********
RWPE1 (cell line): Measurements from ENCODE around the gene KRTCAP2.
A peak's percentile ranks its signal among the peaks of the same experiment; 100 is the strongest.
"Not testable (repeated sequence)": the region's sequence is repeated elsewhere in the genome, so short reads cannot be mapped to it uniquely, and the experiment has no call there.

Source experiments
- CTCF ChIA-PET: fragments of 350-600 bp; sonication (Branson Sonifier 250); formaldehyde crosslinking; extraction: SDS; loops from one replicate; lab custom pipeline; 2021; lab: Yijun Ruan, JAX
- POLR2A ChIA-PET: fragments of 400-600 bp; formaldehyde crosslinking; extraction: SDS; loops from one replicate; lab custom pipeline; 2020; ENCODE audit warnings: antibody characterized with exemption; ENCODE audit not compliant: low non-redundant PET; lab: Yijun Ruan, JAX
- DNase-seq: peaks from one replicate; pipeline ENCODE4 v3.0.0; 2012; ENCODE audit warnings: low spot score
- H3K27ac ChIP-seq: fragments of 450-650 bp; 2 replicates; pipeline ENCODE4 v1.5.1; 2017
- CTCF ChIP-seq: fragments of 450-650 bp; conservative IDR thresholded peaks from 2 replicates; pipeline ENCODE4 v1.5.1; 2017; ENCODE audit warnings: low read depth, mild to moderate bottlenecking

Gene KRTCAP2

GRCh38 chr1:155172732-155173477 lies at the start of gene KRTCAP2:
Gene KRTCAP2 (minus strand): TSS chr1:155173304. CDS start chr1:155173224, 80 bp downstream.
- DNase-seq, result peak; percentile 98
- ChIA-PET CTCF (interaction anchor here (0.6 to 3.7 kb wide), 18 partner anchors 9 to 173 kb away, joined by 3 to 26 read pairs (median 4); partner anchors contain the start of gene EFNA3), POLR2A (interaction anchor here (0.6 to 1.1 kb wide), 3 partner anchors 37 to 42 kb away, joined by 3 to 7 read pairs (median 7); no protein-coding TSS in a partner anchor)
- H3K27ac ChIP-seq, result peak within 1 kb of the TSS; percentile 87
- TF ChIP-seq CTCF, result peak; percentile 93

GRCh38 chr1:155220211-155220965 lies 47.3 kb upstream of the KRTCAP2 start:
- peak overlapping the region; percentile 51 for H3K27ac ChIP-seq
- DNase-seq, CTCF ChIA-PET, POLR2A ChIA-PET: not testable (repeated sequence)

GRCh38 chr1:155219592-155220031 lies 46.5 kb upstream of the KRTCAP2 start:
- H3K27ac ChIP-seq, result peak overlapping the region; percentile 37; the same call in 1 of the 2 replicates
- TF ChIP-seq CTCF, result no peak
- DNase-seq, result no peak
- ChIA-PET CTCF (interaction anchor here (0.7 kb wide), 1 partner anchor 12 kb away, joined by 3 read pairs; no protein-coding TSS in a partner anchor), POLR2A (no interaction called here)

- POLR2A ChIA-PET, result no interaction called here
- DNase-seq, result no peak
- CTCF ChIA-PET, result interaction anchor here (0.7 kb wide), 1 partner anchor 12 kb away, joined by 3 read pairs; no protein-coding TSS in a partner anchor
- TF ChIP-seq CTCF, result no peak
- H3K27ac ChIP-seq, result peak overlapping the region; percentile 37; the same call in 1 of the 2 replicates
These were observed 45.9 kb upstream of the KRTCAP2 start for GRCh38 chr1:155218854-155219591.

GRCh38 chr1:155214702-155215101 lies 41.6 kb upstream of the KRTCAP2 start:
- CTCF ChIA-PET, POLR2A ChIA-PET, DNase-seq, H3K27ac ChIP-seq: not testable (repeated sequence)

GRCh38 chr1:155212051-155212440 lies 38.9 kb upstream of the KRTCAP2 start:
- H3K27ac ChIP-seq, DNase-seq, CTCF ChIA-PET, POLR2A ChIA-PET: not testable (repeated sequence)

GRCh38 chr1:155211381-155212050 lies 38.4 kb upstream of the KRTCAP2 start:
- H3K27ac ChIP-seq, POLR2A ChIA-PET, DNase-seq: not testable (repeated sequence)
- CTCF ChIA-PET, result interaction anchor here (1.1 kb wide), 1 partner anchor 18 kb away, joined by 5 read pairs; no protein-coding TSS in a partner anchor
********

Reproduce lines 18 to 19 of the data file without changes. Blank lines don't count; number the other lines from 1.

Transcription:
- peak overlapping the region; percentile 51 for H3K27ac ChIP-seq
- DNase-seq, CTCF ChIA-PET, POLR2A ChIA-PET: not testable (repeated sequence)